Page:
Under the nuptial agreement, we promised Yahweh we would mete out punishment for crimes in like-kind; eye for eye, tooth for tooth, hand for hand, burning for burning, wound for wound, and stripe for stripe, Exod. 21:24-25. Actually, this is a continuation of verse 23 where it includes “life for life”. According to Adam Clarke in his Commentary on this passage, he states: “... This is the earliest account we have of the lex talionis, or law of like for like, which afterwards prevailed among the Greeks and Romans. Among the latter, it constituted a part of the twelve tables, so famous in antiquity; but the punishment was afterwards changed to a pecuniary fine, to be levied at the discretion of the praetor. It prevails less or more in most civilized countries, and is fully acted upon in canon law, in reference to all calumniators ... ‘If the calumniator fail in proof of his accusation, let him suffer the same punishment which he wished to have inflicted upon the man whom he falsely accused.’ Nothing, however, of this kind was left to private revenge; the magistrate awarded the punishment when the fact was proved, otherwise the lex talionis would have utterly destroyed the peace of society, and have sown the seeds of hatred, revenge, and all uncharitableness.” It appears, here, that Adam Clark is insinuating that Yahweh’s law is somewhat imperfect! (According to Livy and others, the Romans copied the laws of Athens, and from them formulated the twelve tables.)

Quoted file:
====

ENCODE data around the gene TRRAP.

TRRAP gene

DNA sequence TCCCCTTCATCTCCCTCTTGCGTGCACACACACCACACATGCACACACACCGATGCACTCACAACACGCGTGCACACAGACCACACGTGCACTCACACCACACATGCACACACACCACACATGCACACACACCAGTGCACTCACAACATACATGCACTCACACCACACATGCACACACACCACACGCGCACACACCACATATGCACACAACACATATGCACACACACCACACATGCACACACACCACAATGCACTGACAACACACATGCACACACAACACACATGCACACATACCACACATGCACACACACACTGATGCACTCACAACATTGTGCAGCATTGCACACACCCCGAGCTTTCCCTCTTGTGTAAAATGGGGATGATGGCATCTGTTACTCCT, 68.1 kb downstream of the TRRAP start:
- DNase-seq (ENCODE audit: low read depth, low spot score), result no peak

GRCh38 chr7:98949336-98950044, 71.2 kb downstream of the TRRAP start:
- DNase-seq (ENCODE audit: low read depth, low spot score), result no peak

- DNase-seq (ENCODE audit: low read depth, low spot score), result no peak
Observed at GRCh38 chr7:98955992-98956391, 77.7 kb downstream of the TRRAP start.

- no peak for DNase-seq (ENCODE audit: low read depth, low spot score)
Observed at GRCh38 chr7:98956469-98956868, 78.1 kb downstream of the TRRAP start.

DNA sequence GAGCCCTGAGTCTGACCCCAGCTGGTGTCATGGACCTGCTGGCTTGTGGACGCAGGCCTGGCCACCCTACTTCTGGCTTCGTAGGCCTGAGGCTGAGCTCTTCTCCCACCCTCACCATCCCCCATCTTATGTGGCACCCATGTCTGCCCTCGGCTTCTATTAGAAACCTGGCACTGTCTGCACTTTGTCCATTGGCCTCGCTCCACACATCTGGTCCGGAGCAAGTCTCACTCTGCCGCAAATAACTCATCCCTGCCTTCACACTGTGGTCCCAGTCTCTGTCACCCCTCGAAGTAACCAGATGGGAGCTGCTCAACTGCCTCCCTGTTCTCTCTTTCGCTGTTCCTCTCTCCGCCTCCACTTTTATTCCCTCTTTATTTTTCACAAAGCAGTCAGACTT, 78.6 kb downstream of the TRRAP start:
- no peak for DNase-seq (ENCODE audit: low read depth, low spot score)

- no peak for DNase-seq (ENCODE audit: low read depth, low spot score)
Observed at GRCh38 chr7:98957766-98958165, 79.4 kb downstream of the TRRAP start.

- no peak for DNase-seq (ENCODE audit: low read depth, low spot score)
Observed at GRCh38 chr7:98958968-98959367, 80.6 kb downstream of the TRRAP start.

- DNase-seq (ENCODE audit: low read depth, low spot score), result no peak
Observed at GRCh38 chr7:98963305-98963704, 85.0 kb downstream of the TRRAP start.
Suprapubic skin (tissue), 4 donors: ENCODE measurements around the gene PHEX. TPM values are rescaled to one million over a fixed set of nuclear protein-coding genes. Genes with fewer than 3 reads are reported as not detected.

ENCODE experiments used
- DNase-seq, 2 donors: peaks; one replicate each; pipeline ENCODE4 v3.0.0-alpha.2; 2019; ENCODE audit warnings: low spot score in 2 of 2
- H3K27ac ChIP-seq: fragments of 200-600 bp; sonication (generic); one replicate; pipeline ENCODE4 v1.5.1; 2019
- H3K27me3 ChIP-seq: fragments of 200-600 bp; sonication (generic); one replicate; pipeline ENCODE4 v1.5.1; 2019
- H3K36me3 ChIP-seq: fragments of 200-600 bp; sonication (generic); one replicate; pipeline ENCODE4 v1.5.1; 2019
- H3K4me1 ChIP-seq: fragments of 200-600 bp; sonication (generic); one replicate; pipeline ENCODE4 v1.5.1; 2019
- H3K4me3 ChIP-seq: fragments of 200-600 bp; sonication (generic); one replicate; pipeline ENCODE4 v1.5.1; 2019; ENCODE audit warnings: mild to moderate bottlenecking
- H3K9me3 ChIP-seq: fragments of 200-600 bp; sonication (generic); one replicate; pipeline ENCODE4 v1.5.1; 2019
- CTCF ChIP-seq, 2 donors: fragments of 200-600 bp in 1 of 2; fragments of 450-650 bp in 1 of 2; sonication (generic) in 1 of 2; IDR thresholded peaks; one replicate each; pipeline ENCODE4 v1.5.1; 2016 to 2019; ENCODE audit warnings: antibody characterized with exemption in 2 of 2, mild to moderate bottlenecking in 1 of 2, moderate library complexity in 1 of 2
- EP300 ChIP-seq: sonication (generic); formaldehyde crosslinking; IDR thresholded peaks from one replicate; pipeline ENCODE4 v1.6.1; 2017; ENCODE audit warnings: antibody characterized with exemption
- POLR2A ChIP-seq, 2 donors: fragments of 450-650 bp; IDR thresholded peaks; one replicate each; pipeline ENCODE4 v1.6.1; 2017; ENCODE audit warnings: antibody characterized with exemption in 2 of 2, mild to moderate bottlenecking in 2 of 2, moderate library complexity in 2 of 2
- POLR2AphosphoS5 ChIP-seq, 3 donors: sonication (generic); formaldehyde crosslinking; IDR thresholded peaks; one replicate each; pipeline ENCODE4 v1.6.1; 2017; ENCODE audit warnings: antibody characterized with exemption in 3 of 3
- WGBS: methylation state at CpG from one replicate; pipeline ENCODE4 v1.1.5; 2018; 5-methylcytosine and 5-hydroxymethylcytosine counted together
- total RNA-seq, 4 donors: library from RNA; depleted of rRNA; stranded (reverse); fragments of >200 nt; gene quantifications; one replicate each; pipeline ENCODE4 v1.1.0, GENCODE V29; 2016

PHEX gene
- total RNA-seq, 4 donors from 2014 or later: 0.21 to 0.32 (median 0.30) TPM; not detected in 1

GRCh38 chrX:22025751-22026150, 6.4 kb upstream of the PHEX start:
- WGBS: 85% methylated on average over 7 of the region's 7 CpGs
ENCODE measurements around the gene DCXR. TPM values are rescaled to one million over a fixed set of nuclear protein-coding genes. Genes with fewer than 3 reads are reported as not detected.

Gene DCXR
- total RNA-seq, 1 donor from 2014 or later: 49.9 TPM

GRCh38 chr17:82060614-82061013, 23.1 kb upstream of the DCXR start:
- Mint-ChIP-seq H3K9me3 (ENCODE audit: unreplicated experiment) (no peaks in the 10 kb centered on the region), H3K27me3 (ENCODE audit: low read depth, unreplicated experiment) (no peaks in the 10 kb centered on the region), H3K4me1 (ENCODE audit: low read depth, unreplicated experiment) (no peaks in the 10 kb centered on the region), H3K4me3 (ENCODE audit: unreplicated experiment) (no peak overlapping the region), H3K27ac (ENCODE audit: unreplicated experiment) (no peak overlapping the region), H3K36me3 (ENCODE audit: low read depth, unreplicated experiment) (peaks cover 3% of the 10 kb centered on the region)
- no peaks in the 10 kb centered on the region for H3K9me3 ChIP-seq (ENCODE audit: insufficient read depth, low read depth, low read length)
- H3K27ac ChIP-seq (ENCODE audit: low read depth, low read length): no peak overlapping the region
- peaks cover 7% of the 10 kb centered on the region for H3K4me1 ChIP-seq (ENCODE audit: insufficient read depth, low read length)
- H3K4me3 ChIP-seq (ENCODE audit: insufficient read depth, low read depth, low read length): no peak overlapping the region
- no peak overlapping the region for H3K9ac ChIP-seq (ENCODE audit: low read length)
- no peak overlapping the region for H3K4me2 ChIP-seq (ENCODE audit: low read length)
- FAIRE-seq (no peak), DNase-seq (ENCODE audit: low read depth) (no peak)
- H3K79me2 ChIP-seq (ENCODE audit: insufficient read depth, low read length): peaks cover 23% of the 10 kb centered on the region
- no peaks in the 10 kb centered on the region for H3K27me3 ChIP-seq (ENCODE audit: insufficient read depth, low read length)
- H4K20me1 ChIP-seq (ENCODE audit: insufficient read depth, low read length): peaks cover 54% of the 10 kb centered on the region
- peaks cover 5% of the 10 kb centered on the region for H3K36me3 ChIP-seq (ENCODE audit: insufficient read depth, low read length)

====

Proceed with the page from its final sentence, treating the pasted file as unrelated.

Under the nuptial agreement, we promised Yahweh we would punish any master who would smite out the eye or tooth of his maid or male servant by giving the injured one their freedom, Exod. 21:26-27. It was an ethical law that obligated the unmerciful slave holder to set the slave at liberty whose eye or tooth he had smitten out. In Biblical times, a good servant was worth their weight in gold so-to-speak, and this provision would teach the master the value of caution.